Ashlee Upton, Client Liaison & Sales Support Lead at Tundra, takes pride in being a part of an organization that comes together for the greater community. “The culture at Tundra Process Solutions truly raises the bar. We are a strong group of individuals who thrive off our connections and genuinely enjoy doing things together. Because of this, the team organically created itself and has been evolving ever since!” she says.

Why Tour?

Ashlee will be riding in the memory of her Uncle Gary, who passed away in 2018 from pancreatic cancer. “Tour Alberta in and of itself is an incredibly inspiring fundraiser. Just looking at photos from years past, I cannot help but get emotional. The energy and love that resonates from this event are above any I have ever seen and has fueled my desire to participate and get pedalling finally,” mentions Ashlee.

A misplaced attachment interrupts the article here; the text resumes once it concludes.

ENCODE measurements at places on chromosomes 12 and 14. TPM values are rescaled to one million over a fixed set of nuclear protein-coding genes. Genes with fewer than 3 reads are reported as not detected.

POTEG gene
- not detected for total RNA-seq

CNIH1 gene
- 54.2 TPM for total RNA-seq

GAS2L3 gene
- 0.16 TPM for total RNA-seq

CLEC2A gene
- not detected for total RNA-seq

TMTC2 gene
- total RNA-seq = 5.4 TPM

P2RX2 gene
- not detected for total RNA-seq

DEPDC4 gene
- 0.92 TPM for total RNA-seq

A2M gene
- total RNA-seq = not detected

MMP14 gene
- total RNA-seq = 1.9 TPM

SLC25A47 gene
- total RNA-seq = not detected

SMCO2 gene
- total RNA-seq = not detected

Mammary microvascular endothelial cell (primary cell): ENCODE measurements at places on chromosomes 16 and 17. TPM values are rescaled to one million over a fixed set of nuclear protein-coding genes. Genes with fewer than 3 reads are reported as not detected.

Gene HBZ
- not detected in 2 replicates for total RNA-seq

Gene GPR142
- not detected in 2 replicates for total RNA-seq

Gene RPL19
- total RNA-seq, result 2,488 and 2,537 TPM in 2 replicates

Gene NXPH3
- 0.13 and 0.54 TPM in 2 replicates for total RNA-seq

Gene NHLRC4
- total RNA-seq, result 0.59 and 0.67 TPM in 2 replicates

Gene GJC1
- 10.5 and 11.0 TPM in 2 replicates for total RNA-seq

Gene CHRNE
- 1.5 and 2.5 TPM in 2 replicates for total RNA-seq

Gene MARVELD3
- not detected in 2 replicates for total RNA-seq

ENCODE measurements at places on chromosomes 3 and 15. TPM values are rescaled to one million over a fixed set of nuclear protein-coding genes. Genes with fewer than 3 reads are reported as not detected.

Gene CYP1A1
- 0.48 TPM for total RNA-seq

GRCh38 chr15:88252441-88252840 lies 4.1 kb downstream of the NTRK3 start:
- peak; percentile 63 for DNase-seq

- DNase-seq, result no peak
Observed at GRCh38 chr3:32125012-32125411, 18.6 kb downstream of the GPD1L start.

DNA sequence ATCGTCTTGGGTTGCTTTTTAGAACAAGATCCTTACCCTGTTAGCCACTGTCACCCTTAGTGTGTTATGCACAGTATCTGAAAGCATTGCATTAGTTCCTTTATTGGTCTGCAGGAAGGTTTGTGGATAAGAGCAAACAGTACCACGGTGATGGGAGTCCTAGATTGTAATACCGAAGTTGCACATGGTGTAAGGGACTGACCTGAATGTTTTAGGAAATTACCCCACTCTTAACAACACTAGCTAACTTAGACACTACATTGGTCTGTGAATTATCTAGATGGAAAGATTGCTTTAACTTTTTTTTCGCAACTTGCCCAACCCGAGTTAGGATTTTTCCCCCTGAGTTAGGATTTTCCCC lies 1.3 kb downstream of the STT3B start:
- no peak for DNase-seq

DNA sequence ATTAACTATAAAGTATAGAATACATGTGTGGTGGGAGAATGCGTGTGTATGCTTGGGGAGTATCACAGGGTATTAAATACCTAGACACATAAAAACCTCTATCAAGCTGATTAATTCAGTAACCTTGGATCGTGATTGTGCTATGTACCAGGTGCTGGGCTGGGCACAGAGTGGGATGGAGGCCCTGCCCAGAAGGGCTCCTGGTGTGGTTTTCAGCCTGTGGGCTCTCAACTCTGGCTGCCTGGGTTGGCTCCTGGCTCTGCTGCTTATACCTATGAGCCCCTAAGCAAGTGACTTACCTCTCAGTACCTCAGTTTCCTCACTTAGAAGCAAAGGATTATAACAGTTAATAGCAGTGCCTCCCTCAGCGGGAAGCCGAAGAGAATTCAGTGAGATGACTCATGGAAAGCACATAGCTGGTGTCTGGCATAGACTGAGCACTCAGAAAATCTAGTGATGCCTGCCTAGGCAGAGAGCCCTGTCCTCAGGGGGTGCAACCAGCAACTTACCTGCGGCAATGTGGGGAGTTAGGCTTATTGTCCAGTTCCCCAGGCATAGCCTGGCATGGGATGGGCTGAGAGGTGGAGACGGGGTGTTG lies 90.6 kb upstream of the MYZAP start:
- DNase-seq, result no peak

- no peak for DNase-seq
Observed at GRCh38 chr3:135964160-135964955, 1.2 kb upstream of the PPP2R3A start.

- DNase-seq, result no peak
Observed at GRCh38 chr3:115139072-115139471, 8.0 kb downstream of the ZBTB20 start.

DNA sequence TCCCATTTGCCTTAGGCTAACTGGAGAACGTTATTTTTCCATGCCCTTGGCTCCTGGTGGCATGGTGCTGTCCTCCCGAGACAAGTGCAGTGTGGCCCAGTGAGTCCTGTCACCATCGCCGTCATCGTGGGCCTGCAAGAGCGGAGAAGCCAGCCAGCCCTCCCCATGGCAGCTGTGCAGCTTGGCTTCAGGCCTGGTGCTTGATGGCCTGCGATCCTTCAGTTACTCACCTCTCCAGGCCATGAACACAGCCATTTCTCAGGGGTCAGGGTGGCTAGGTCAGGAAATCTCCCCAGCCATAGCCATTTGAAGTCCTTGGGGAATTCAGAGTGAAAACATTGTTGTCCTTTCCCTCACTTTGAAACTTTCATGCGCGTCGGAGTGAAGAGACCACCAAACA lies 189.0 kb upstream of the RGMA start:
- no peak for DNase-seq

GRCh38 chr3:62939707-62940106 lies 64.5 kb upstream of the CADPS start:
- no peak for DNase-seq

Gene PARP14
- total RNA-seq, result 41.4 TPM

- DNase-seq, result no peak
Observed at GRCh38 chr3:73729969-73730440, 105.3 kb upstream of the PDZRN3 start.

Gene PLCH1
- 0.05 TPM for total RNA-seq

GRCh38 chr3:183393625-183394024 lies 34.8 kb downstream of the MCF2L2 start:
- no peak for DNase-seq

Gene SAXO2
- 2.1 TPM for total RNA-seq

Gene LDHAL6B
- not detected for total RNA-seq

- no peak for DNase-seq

Uncle Gary

A personal connection to cancer also motivated Blaine to start team Tundra and continue supporting the event every year. “Cancer has affected us all in one way, shape, or form. I lost grandparents, an uncle, and Tundra teammates to cancer. I’ve also been fortunate to see family members and friends fight it and beat it. But I’ve also watched friends and teammates lose loved ones to cancer. It sucks, and it’s heartbreaking. The Tour is just a great way to give back because it’s helping the people and the communities that we serve every day. It’s also helping our friends, our families and our team. It might be cancer research, or it could be one of the community cancer centres in rural areas, but we know that what we make a difference right here in Alberta,” says Blaine.

Starting a Team

Both Ashlee and Blaine’s advice for those looking to start a Tour team with their friends or colleagues is to get out there and start.

“Get the ball rolling, be the advocate of inspiration, and people will join – sometimes a first voice is all that is required to generate involvement!” notes Ashlee.